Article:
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In late August 1916 the New Zealand Division was transferred from the ‘quiet’ Armentières sector to the Somme sector, where a bloody offensive had been launched in July. The map above shows the advance the division made as part of the British Fourth Army’s XV Corps in three battles in September and October: Flers-Courcelette, Morval and the Transloy Ridges. This was the division’s first experience of large-scale action on the Western Front.
At 6.20 a.m. on 15 September 1916, the New Zealand Division set off from the front line (the solid purple line on the map above) into no-man’s-land behind a curtain of artillery fire. In the first push, the Battle of Flers-Courcelette, the New Zealanders captured the German-occupied Switch Trench after close-quarter fighting with grenades and bayonets, while the British 41st Division secured the town of Flers. The front line moved northwards to the line of purple dashes on the map, where the corps consolidated its new positions and repelled German counter-attacks.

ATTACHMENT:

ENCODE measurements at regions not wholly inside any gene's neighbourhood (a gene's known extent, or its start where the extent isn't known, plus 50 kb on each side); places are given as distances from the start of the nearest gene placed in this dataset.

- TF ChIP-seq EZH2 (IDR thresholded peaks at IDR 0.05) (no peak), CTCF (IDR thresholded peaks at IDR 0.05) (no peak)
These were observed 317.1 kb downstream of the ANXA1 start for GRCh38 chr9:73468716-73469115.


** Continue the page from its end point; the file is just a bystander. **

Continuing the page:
A second attack – which became known as the Battle of Morval – was launched on 25 September. More German trenches were taken in this sweep towards the north and west before the Corps consolidated again along the line of purple dashes and dots. Within a few days a third attack was launched to the west against the fortified ruins of Eaucourt L’Abbaye as part of the Battle of Transloy Ridges, which extended the front to the purple dotted line.
The New Zealand Division’s infantry was relieved on 4 October, while the artillery brigades stayed on to support British operations until 25-26 October. The division had been relatively successful in achieving its objectives, but at a cost of some 8000 casualties, including more than 2100 fatalities – not far off its total death toll during the Gallipoli campaign.